Though it’s a double-length episode, presumably with a lot more time devoted to the production, all the numbers outside the opener are shoddy and underwhelming. The songs don’t pop or inspire that much laughter. The only moment of music from the entire episode that has been stuck in my head is the 10-second clip that played on a loop like an incessantly cheery greeting card when I opened the screener. It turns out that came from the opening number, which is the most involved and choreographed in the episode. It’s an introduction to the singing, I guess, but this episode never really establishes why any of this is going on. Sometimes it’s because Yang wants Shawn to sing, other times it’s because Shawn and Gus are trying to sidle into a role in the new Jack The Ripper musical, but most of the time it’s entirely out of nowhere. Lassie complains about anyone singing, but then joins in during several numbers as if unaware of his previous objections. That loose characterization helps make this musical feel formless, purposeless, and ineffective.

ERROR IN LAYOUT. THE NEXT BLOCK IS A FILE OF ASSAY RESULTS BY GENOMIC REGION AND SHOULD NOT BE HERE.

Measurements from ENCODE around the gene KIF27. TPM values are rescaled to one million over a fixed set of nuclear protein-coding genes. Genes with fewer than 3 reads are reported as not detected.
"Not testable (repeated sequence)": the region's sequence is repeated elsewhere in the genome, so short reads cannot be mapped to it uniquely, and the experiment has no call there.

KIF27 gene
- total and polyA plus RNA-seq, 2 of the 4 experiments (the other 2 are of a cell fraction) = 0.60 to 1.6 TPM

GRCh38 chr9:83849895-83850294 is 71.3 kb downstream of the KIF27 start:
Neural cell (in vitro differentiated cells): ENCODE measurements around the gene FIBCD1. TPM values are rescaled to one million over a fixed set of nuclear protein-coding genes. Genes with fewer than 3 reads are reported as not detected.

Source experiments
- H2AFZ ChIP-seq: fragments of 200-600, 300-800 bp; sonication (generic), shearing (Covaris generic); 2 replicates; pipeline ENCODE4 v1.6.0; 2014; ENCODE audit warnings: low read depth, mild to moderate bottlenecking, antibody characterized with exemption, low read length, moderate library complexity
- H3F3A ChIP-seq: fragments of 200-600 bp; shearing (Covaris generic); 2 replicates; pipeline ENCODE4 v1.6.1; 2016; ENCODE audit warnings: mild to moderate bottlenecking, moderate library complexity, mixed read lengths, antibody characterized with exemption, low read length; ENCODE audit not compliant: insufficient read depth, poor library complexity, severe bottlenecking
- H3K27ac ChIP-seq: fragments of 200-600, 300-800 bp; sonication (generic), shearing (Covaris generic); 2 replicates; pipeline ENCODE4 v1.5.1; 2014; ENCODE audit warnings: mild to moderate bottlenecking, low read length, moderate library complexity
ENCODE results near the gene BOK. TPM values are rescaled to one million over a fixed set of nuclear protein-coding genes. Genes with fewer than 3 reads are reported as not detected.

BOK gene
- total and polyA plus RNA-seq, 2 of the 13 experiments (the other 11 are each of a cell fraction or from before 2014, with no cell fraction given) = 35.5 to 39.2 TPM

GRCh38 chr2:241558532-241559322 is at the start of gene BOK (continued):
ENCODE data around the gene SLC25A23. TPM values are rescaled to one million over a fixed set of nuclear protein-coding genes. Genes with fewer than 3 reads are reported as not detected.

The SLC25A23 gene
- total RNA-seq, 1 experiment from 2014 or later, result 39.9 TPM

The gold standard for musical television episodes in my mind is an obvious choice, Buffy The Vampire Slayer’s “One More, With Feeling,” which not only has some great musical moments, but advances several of the season’s character arcs successfully. Psych’s attempt is much more self-contained, without dealing with any part of the Shawn/Juliet debacle—though the opening number references that she doesn’t know his secret, another problematic element. The musical numbers hit frequently in the first hour, giving everyone a chance to sing, but in the latter half of the special it feels like characters sing only when the show realizes nobody has been singing for a while.

The cathartic, emotional moment is actually saved for Sheedy’s Yang, who ends up both loving Rapp’s tortured musician Z and devoting herself so much to Shawn that she gives her life to keep the case going. In a flight of fantasy as she goes—and the episode ends with Shawn carrying an urn containing her ashes, so she’s gone for sure this time—she sees Mary Lightly (Jimmi Simpson), another nice guest star touch that simply calls back to other, better episodes of Psych.